Students who plan to take prelims during the fall term of their third year should turn this form in to the History graduate office at the beginning of fall term. Students who plan to take their prelims during the winter term of their third year (as do most joint WS/History students) should turn this form in by the end of the fall term of their third year. Once this form has been approved, any changes in fields or examiners require that a new form, signed by the prelims chair, be submitted to the History graduate office for final approval by the DGS.

Preliminary Exam Check In and Scheduling Request Form
A Prelim Exam “Check In” meeting with your prelim committee must be held at least six weeks prior to your proposed exam date to determine whether you will be ready to take the exam on the scheduled date.

Once you and your committee have agreed upon a date and time for the prelim exam, file the Preliminary Exam Check In and Scheduling Request Form with the History graduate office no later than six weeks before the exam date to obtain final approval from the History DGS. At this time, all members of the prelim committee must certify in writing the student’s readiness to take the exam on the proposed date. The chair of the committee notifies the History DGS if the full committee agrees that the exam can go forward on the scheduled date. In the event that the student is found not to be ready, an alternative date (within the deadline guidelines) must be set and the History DGS notified.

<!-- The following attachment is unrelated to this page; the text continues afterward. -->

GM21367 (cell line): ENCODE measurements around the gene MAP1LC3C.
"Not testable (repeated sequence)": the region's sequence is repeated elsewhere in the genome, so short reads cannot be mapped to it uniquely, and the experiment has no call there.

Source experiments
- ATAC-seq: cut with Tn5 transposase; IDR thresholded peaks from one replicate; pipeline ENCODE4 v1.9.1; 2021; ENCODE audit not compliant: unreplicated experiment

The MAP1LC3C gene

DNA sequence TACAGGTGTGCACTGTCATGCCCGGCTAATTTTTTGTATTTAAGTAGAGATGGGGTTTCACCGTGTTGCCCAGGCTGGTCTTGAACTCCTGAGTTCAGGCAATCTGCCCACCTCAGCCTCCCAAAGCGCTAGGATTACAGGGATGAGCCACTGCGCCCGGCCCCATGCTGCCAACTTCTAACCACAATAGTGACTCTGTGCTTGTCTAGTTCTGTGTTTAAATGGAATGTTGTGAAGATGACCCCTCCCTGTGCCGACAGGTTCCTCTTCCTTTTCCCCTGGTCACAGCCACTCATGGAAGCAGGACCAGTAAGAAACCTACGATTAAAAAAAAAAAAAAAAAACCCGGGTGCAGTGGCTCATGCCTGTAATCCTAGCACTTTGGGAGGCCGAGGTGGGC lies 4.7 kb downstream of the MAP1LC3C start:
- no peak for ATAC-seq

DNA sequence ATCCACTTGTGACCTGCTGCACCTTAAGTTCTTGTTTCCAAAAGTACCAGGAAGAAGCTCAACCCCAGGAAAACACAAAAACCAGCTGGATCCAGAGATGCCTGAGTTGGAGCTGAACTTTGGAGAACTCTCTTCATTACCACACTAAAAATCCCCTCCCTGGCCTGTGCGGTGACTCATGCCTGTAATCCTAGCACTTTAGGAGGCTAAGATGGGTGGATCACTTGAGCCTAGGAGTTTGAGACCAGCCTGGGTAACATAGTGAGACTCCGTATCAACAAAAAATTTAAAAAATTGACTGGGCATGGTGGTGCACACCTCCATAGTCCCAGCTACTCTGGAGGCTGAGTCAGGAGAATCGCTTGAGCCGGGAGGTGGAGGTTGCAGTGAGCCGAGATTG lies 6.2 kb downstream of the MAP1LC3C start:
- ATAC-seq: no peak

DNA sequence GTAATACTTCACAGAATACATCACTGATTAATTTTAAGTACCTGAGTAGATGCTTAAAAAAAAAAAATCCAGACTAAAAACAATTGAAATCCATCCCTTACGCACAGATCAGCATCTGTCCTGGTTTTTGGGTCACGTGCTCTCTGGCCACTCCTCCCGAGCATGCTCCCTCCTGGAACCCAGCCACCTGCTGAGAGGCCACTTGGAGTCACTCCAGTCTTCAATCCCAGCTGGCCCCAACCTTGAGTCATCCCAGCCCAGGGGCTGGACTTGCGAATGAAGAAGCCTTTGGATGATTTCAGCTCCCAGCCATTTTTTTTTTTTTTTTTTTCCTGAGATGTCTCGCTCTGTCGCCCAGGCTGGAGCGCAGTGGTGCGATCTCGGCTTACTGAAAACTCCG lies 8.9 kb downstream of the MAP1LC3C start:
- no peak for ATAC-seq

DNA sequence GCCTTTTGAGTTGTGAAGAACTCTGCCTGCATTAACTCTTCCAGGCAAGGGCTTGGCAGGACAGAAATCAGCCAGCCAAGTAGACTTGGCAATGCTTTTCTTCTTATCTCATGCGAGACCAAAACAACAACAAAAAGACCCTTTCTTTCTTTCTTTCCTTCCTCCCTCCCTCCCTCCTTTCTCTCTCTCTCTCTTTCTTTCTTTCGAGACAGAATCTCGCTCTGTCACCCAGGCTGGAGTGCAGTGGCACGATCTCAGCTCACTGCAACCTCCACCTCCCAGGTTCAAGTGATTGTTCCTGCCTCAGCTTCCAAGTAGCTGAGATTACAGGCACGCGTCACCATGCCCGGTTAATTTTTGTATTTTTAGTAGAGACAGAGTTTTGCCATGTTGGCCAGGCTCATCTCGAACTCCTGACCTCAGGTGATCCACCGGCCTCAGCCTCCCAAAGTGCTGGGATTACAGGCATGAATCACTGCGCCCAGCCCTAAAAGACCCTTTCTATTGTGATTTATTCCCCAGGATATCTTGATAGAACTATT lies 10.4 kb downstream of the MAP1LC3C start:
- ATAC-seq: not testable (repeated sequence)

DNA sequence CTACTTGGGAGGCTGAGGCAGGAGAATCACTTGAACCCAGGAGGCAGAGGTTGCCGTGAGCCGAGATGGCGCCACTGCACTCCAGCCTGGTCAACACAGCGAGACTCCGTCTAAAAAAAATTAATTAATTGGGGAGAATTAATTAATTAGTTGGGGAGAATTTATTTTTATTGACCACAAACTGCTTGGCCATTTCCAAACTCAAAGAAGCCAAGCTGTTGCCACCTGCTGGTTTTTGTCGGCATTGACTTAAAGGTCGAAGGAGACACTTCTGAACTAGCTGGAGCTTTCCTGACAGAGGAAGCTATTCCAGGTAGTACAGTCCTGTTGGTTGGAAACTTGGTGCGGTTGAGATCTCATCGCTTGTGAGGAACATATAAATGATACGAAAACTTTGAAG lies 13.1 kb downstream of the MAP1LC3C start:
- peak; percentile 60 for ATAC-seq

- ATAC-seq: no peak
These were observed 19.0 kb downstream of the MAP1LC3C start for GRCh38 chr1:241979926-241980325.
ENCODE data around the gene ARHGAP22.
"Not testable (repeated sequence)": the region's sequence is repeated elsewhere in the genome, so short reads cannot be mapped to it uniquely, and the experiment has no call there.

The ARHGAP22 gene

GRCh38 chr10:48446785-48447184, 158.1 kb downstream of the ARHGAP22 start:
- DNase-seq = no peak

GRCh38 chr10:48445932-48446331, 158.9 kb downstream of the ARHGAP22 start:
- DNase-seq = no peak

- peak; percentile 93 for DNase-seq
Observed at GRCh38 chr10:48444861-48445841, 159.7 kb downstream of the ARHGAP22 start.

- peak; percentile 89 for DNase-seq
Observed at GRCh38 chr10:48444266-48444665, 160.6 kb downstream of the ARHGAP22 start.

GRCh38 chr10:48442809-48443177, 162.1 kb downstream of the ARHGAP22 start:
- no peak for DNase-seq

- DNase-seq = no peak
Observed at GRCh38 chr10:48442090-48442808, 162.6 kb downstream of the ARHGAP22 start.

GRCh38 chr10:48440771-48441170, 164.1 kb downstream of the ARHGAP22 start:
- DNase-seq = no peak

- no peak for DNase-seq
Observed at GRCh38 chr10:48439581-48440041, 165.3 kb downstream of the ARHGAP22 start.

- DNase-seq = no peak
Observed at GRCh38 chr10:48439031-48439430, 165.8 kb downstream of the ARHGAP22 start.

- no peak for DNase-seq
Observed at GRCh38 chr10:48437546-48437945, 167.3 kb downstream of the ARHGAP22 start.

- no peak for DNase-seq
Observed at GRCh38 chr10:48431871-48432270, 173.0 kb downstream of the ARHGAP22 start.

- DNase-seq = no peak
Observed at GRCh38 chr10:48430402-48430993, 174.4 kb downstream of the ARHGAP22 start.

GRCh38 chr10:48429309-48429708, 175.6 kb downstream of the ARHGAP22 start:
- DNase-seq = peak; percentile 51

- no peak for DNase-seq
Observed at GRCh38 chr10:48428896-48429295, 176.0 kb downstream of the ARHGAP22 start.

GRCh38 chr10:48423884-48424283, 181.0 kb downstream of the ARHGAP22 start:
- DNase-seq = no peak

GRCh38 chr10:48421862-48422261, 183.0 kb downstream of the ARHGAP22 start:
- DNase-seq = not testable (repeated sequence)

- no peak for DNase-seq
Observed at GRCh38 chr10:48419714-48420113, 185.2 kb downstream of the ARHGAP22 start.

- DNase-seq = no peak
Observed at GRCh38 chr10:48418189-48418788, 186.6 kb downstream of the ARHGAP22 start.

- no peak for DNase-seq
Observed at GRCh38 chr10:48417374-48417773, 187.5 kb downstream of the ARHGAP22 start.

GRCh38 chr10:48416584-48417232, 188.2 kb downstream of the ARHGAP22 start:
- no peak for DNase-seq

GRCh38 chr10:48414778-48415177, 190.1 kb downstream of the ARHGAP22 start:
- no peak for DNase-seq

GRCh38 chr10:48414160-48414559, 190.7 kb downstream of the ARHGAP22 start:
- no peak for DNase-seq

The check-in meeting may be conducted in whatever way the student and committee members mutually agree on. Once students have secured their committee members’ signatures, staff will reserve a room and send a confirmation notice to the committee members. If students experience difficulties scheduling the exam, please contact the History graduate office for assistance.

Prelim Exam Part One—The Written Exam

For the written prelim component, students have a choice of preparing either a state-of-field historiographic paper or a four-hour written exam (see below). Whichever format is elected, the exam is read and evaluated by the chair of the prelim committee and one other committee member. In special cases, a faculty member who is not a committee member may be asked to serve as the second reader. The prelims chair must notify the graduate office that the written exam is acceptable at least 24 hours in advance of the scheduled oral exam. Passing of the written exam is required to proceed with the oral exam.

The topic of the historiographic paper will be established by the prelim chair. It should be approximately twenty pages in length and should critically analyze current directions and methods of scholarship in your major field. It is due to the prelim chair and second reader two weeks before the oral exam and must be graded at least 24 hours before the oral exam. Passing is required to proceed with the oral exam. The two-week period of time can be shortened to no less than two days if both graders agree to meet the 24-hour grading deadline.